“Who is my mother? Who are my brothers?”


#1

I remember non-Catholis used this verse: “Who is my mother? Who are my brothers?” for some debating, but I can’t just remember it now.

Could you guys tell me what the verse is used for in some debates?

Thanks! :slight_smile:


#2

Matthew 12:

46 While he was still speaking to the crowds, his mother and his brothers appeared outside, wishing to speak with him. 47 Someone told him, “Your mother and your brothers are standing outside, asking to speak with you.” * 48 But he said in reply to the one who told him, “Who is my mother? Who are my brothers?” 49 And stretching out his hand toward his disciples, he said, “Here are my mother and my brothers. 50 For whoever does the will of my heavenly Father is my brother, and sister, and mother.”

  • Verse 47 is omitted in some important textual witnesses, including Codex Sinaiticus (original reading) and Codex Vaticanus.

One argument is that these verses show that Jesus is not overly concerned that his followers revere Mary and the other Saints because Jesus points out that his followers are his kin not necessarily his blood relatives.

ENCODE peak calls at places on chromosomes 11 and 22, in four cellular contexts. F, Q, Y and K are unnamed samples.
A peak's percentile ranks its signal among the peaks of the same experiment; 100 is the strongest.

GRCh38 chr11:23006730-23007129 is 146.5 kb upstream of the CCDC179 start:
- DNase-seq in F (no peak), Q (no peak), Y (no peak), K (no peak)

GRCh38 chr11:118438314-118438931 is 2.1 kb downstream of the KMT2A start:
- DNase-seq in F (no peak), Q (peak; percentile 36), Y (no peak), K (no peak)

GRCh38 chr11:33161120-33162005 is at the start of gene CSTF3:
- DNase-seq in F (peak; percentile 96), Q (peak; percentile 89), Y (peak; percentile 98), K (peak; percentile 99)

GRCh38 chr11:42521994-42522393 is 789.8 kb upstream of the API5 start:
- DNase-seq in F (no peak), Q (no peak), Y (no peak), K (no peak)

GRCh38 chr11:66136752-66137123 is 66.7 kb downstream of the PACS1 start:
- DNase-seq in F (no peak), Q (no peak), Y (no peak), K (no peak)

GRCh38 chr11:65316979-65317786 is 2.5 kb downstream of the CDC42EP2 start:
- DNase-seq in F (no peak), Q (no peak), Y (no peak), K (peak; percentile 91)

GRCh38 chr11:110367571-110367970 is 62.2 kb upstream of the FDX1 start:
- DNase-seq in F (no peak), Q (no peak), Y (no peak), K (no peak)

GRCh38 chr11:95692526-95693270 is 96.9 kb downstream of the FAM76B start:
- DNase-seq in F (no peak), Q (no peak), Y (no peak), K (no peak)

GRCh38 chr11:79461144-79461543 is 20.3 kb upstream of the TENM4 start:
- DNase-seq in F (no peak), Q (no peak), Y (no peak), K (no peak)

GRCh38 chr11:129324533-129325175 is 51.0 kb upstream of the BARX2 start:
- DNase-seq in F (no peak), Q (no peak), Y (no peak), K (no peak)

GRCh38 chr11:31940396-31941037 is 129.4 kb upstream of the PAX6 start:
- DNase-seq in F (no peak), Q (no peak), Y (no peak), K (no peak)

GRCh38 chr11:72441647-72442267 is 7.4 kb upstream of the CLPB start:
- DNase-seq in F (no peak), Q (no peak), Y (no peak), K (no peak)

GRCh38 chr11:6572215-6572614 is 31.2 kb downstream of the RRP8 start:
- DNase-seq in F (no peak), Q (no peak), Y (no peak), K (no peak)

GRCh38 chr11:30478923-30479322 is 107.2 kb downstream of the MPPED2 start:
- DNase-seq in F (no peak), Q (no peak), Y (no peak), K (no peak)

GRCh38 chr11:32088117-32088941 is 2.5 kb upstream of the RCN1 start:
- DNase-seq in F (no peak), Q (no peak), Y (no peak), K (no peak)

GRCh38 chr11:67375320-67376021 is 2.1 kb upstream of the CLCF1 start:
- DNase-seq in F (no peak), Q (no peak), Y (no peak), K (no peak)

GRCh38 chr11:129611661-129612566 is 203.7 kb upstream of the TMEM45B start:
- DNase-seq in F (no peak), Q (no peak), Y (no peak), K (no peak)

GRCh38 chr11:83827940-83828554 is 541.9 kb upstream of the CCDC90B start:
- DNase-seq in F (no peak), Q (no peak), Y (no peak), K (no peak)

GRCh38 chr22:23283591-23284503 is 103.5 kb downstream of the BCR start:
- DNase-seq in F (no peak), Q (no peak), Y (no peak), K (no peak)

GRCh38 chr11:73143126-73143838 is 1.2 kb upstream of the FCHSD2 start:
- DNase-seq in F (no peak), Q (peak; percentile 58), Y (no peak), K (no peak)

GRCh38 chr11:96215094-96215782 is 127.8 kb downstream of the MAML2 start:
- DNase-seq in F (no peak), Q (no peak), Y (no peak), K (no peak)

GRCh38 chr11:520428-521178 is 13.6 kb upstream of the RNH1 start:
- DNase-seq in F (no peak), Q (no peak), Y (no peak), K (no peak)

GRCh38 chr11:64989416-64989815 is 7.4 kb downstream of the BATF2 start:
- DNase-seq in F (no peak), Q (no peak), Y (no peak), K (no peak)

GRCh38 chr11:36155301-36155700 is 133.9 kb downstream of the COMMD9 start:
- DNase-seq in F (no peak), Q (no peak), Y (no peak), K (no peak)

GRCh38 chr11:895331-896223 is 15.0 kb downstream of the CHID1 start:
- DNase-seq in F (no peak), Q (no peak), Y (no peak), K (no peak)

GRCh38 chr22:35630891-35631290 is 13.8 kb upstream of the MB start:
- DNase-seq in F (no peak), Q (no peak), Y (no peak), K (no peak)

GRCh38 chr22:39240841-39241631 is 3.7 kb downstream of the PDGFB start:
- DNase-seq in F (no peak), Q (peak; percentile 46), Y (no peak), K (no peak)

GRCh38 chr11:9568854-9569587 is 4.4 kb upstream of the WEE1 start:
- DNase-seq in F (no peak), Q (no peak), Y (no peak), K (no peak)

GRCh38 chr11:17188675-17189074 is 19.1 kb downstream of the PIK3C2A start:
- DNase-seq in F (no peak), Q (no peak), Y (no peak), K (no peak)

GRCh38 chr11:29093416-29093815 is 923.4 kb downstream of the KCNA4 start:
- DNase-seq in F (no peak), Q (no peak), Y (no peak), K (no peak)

If reverence to Mary was important this would have been an excellent time for The Master to say so. He did not, so why do Catholics place an emphasis on Mary when Jesus clearly did not according to this proof text?


#3

Is this the passage where Mary and his “brothers” come to take him home as they think he is “mad”? Or is that in Mark?


#4

It was in Mt 12:46-50 as b_justb cited.
Thanks b_justb for your info.


#5

The same reason Christ washed the feet of the Disciples. The same reason He spoke of John, being the greatest among men born to women, but the least in Heaven.

I suppose I never thought of it as not as indicating we should or should not revere such individuals to include Jesus Himself, but rather as He said it is those who do the Will of God that He recognizes as a brother, mother, or neighbor. Once they are recognized as such, the honor of reverence seems justified.


#6

I always took this passage as Jesus answering the person telling him that his family was outside wanting to talk to Him to mean Jesus saying, “What? Look around you. My family is inside already talking with me.” I could be wrong, of course. Wouldn’t be the first time.


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